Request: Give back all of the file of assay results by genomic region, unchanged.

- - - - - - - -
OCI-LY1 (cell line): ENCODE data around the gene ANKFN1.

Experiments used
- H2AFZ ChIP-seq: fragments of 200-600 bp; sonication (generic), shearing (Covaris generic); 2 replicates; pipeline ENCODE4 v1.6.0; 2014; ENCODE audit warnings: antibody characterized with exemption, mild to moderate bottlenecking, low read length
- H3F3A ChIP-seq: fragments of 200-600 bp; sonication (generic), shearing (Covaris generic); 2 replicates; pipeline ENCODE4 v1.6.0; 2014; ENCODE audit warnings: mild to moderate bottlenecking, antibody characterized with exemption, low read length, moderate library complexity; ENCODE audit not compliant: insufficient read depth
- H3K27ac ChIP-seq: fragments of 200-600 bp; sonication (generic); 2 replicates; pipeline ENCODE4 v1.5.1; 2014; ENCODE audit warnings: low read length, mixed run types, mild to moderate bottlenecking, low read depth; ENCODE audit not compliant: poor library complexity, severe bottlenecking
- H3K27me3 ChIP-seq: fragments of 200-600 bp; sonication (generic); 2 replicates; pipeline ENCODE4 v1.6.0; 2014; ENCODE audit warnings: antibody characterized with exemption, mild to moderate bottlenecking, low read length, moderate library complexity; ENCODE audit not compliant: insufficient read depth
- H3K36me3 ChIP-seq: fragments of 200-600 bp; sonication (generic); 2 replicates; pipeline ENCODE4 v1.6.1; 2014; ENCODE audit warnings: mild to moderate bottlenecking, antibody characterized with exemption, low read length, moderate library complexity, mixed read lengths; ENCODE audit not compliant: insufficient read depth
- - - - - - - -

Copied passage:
OCI-LY1 (cell line): ENCODE data around the gene ANKFN1.

Experiments used
- H2AFZ ChIP-seq: fragments of 200-600 bp; sonication (generic), shearing (Covaris generic); 2 replicates; pipeline ENCODE4 v1.6.0; 2014; ENCODE audit warnings: antibody characterized with exemption, mild to moderate bottlenecking, low read length
- H3F3A ChIP-seq: fragments of 200-600 bp; sonication (generic), shearing (Covaris generic); 2 replicates; pipeline ENCODE4 v1.6.0; 2014; ENCODE audit warnings: mild to moderate bottlenecking, antibody characterized with exemption, low read length, moderate library complexity; ENCODE audit not compliant: insufficient read depth
- H3K27ac ChIP-seq: fragments of 200-600 bp; sonication (generic); 2 replicates; pipeline ENCODE4 v1.5.1; 2014; ENCODE audit warnings: low read length, mixed run types, mild to moderate bottlenecking, low read depth; ENCODE audit not compliant: poor library complexity, severe bottlenecking
- H3K27me3 ChIP-seq: fragments of 200-600 bp; sonication (generic); 2 replicates; pipeline ENCODE4 v1.6.0; 2014; ENCODE audit warnings: antibody characterized with exemption, mild to moderate bottlenecking, low read length, moderate library complexity; ENCODE audit not compliant: insufficient read depth
- H3K36me3 ChIP-seq: fragments of 200-600 bp; sonication (generic); 2 replicates; pipeline ENCODE4 v1.6.1; 2014; ENCODE audit warnings: mild to moderate bottlenecking, antibody characterized with exemption, low read length, moderate library complexity, mixed read lengths; ENCODE audit not compliant: insufficient read depth